If you want to read the whole speech, you can find it by following this link: Link to the speech on the Obama White House Archive's website

The background for Obama's speech

In the spring of 1965 a young man called Jimmie Lee Jackson was shot by state troopers during a protest march in a small town called Marion, in Alabama. In response to the event, a march from Selma to the state capital Montgomery was planned. 600 people began to march from the town of Selma, but on the first day, the unarmed protesters were met with violence from state troopers, and the day is known as 'Bloody Sunday'. You can find out more by following this link to read an article about the marches on the History magazine's website: Link to article on History.com: 'Selma to Montgomery March'. A film has also been made about the event: Selma, from 2014.

The protesters did not back down, and two days later, on 9 March 1965, Martin Luther King Jr. led more than 2,000 people, Black and white, on a march across the Edmund Pettus Bridge. Once more the highway was blocked by state troopers. King paused the marchers and they prayed together. The troopers stepped aside and let the protesters through. The March from Selma to Montgomery was an important event that helped secure the Voting Rights Act of 1965.

At the fifty-year anniversary in 2015, President Obama gave a speech on the Bridge in Selma where 'Bloody Sunday' took place.

Find imagery:

Work with a partner.

Study Martin Luther King Jr.'s speech I Have a Dream: Link to the speech on NPR's webpage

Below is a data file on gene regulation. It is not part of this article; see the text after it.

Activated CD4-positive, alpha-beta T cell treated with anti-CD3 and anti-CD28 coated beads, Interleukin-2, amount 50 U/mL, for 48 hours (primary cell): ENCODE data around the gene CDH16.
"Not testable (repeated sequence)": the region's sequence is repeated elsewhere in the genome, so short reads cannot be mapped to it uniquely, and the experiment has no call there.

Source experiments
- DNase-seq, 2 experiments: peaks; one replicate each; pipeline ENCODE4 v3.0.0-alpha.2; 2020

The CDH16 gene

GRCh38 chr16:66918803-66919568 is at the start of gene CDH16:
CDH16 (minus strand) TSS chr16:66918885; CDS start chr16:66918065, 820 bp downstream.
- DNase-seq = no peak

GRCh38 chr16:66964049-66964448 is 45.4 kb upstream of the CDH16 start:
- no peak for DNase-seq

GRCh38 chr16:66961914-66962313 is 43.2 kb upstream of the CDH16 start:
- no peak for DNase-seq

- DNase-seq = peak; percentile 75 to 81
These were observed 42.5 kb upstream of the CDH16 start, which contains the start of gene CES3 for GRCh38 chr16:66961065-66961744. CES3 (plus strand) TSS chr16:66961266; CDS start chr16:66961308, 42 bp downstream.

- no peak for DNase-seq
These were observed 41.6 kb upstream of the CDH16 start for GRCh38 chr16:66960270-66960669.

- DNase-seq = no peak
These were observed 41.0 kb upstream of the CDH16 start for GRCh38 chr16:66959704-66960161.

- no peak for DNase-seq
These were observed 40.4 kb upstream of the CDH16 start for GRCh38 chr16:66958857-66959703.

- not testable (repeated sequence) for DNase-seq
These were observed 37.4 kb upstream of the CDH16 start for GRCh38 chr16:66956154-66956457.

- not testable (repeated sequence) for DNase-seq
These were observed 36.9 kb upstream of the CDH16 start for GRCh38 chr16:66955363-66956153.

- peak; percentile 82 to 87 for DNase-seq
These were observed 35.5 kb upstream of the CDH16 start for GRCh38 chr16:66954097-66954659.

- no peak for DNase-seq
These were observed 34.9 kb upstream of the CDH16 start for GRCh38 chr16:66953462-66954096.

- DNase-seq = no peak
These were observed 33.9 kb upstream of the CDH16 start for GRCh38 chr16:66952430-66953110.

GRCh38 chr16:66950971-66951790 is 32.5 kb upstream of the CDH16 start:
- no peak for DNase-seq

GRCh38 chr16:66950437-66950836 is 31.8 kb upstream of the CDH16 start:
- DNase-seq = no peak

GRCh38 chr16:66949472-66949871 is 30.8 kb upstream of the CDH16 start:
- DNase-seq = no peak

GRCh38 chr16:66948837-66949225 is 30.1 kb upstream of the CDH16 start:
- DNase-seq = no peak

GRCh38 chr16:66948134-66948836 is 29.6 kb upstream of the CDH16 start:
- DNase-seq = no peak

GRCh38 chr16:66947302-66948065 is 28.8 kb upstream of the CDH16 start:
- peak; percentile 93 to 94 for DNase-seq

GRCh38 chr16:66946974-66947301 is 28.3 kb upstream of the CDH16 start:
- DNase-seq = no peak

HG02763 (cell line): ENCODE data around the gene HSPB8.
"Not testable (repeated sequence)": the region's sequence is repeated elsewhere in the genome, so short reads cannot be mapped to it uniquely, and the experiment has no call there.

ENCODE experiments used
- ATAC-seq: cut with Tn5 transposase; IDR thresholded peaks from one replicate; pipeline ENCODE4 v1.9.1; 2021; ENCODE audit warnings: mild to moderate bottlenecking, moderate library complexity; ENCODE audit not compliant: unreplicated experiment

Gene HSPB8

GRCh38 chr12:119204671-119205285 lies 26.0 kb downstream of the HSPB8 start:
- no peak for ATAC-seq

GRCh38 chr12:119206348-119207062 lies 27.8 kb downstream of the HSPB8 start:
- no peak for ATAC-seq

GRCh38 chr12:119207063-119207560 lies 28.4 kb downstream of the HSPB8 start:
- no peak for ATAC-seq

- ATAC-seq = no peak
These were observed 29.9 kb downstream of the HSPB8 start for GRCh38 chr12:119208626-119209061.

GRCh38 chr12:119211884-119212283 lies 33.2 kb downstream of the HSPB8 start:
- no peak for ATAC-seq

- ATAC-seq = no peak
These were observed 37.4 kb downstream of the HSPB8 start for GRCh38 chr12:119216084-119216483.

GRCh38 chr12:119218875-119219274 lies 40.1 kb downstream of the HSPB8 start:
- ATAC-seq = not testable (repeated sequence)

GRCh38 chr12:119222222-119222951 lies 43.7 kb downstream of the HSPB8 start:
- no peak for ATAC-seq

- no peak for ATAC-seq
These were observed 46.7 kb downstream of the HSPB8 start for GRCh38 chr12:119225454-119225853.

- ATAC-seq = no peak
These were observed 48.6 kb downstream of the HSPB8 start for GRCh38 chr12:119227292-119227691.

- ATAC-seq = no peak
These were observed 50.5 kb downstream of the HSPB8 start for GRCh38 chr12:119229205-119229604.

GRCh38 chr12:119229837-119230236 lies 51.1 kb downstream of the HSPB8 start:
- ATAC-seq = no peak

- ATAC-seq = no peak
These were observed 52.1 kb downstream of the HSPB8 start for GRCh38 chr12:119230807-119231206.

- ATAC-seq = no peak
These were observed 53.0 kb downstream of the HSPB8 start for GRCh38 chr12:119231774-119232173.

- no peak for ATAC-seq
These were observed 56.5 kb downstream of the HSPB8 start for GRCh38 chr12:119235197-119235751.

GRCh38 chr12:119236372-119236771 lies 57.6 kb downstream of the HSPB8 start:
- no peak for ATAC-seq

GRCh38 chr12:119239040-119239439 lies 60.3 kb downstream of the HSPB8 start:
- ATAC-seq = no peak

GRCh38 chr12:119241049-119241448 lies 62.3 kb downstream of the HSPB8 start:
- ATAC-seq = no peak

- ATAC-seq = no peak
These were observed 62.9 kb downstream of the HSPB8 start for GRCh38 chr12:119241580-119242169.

Find examples of imagery in the speech that were not mentioned or explained fully in the analysis. For each, identify what kind of imagery is being used, explain its meaning, and comment on what is achieved by using it in the speech.


  1. What issues does Martin Luther King Jr. address in I Have a Dream?

  2. Have these issues been resolved? Do African Americans today face any of these issues?

  3. Has Dr. King's dream become a reality? Are all US citizens equal today?


Bilde: AP, NTB

Further study:

Work with a partner.

English 2 offers a selection of speeches: Pick one of them, study it closely, and write plan for what you would include if you were going to write an analysis of the speech.

Read and research:

The task relates to the Declaration of Independence and the preamble to the Constitution. You can find each of these texts by making an online search, or by following the links.

Link to the National Archives website: The Declaration of Independence

Link to the US Courts' website: Preamble to the Constitution

Read the Declaration of Independence and the preamble to the US Constitution. Then answer the questions.

  1. Which revolutionary ideals of the Enlightenment period can you identify?